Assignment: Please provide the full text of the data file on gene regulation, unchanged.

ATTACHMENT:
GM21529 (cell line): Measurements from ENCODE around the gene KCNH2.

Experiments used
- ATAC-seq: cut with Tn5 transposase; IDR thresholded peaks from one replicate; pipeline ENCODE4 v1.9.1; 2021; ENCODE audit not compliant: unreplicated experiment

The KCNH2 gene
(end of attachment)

GM21529 (cell line): Measurements from ENCODE around the gene KCNH2.

Experiments used
- ATAC-seq: cut with Tn5 transposase; IDR thresholded peaks from one replicate; pipeline ENCODE4 v1.9.1; 2021; ENCODE audit not compliant: unreplicated experiment

The KCNH2 gene